After a solid few months of waffling between various rattletrap Mercedes-AMG, BMW M, and Audi S/RS cars, I landed on an option that had escaped me before: The Porsche Cayenne. First-generation Cayennes are a real bargain now, but the 955/957 (Porsche's internal code for the SUVs) can experience major problems that occur with or without regular maintenance and care. I was determined to buy one, and wasn't overly concerned about mileage, as long as I could count the number of owners on one hand. There was a beautiful 2009 Cayenne GTS with 90,000 miles but nine owners, a gorgeous 2004 Cayenne Turbo with a concerning engine tick, and many more just like them. Finally, I decided to risky-click a 196,000-mile Cayenne GTS in Southern California. It had one owner and one dealer-owner for a month or two prior to sale, its condition looked decent in photos, and I was able to negotiate a reasonable enough price that shipping it from San Diego to Maine wasn't a huge problem.

Porsche Cayenne GTS The pics look great, but hands-on tells another story.Chris Teague

I had two traveling Euro mechanics check the car out, and both confirmed that it was well-worn but mechanically sound, so I jumped. Ten days later, on a snowy, icy, dark Maine afternoon, the Cayenne arrived. Cosmetically, there were a few things the dealer and mechanics failed to mention, but overall, it looked good. The SUV passed Maine safety and emissions testing without problem, got a new set of Michelins, and I was on my way.

Porsche Cayenne GTS I'm in danger, but thankfully this should be a reasonable fix.Chris Teague

A few days of driving revealed what I was really in for. A check engine light revealed a camshaft position sensor error and the Cayenne displayed a nasty vibration at idle. A new sensor and motor mounts, and I'm on my way. I'll update you as more things break or miraculously work, but I want to hear your memories from 2021.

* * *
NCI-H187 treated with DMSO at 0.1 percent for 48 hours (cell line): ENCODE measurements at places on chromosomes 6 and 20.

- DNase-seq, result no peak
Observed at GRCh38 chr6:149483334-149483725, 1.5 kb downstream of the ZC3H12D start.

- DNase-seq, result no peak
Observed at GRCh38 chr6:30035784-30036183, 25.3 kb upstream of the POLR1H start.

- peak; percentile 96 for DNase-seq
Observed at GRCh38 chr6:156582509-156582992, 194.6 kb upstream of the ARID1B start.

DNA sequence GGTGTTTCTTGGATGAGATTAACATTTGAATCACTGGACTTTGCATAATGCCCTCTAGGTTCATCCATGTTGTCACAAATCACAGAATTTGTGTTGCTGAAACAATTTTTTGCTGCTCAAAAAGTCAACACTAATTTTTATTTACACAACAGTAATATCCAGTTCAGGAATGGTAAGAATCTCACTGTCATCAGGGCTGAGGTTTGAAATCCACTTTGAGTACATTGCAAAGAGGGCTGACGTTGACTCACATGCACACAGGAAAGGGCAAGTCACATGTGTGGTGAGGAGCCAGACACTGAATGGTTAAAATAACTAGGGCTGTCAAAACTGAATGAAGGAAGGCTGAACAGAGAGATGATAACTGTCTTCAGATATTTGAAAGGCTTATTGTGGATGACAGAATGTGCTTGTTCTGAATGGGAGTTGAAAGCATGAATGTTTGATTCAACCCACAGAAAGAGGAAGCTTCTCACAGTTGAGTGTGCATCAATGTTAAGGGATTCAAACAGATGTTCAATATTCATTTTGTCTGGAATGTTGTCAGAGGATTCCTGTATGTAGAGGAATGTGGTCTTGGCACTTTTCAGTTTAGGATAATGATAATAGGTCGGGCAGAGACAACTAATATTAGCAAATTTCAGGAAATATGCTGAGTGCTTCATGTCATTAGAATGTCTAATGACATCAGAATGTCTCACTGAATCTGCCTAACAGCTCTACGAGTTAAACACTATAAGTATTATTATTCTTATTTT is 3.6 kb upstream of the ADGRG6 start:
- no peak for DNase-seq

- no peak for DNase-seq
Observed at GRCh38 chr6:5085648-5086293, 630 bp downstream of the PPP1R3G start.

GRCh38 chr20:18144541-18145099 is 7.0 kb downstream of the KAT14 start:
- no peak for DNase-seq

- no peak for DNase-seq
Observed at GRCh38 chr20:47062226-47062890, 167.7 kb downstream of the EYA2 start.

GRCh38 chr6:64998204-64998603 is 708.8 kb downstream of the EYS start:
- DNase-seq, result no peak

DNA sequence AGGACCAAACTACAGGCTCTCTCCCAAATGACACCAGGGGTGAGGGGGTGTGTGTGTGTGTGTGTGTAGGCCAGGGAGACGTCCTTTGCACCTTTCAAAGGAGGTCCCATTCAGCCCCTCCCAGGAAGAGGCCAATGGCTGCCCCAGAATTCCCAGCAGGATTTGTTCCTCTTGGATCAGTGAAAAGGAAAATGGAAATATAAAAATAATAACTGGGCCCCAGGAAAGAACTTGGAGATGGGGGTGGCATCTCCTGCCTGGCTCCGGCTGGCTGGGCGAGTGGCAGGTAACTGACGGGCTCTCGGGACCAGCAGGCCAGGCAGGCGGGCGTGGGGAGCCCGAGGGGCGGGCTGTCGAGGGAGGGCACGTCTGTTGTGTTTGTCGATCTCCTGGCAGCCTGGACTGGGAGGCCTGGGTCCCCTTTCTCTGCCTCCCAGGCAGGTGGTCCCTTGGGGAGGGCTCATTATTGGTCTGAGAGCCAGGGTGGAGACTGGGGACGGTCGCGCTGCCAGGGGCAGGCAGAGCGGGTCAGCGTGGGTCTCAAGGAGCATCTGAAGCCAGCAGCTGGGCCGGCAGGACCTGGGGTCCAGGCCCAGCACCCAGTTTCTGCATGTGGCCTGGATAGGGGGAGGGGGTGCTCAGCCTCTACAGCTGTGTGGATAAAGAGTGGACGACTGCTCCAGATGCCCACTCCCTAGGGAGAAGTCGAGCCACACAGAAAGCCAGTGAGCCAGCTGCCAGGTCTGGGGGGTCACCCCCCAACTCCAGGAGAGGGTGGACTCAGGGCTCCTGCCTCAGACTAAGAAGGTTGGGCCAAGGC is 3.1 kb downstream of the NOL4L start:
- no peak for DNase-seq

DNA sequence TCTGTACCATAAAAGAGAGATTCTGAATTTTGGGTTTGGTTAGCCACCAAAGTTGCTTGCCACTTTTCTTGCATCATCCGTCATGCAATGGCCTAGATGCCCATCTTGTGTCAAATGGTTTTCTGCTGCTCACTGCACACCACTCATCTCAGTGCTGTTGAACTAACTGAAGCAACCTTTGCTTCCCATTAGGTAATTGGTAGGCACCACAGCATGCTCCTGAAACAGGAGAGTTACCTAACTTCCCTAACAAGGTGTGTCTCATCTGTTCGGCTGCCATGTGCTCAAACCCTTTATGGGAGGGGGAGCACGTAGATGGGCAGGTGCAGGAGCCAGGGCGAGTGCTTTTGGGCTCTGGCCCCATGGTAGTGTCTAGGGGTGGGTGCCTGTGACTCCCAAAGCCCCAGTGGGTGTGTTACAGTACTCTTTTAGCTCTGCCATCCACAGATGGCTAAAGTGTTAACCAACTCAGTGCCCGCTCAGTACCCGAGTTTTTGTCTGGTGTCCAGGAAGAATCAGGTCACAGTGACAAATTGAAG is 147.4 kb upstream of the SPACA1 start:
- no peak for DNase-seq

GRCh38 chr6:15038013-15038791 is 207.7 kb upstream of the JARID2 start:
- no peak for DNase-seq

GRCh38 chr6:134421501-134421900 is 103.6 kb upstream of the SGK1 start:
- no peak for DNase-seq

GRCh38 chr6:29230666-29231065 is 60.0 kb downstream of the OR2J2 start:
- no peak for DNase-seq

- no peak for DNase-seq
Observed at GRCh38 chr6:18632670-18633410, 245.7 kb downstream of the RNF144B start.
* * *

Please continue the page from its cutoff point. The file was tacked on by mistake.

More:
Email me at chris@automotivemap.com, and I will compile the best and most interesting stories for a story on New Year's Day. May you all have a wonderful 2022.

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Automotive toys

McLaren and LEGO team up on two new models

The automaker released two LEGO models for the holiday season.

McLaren

McLaren cars are among the quickest and most sought after vehicles on the planet, but not everyone can swallow their six-figure price tags. There's good news, though. Those of us who aren't able to get in the driver's seat can pick up the new LEGO kits and build our own mini-McLarens at home. The automaker partnered with the toy brand to offer two models for the holidays.

McLaren The open-top McLaren Elva in LEGO form.McLaren

McLaren is also offering auto-themed luggage from Tumi and a special line of clothing, but that's not why where here. We're most interested in the LEGO versions of the McLaren Elva and McLaren Senna GTR. However, with hundreds of pieces each, these aren't the simplest of toys. The Senna GTR LEGO replica comes in 830 pieces and features a V8 engine with moving pistons, opening dihedral doors, and a deep blue livery.

The McLaren Elva is *only* 263 pieces and replicates the cleverly designed, super-aerodynamic open-top car. McLaren says that the real car uses aero to shelter its occupants from wind. There is no windshield and no windows on the car, both of which are details that look great in the blocky LEGO format.

McLaren McLaren also worked with Tumi to develop car-themed luggage.McLaren

If you're itching to hand-assemble either McLaren LEGO model at home, the Senna costs $49.99 and the Elva costs $19.99.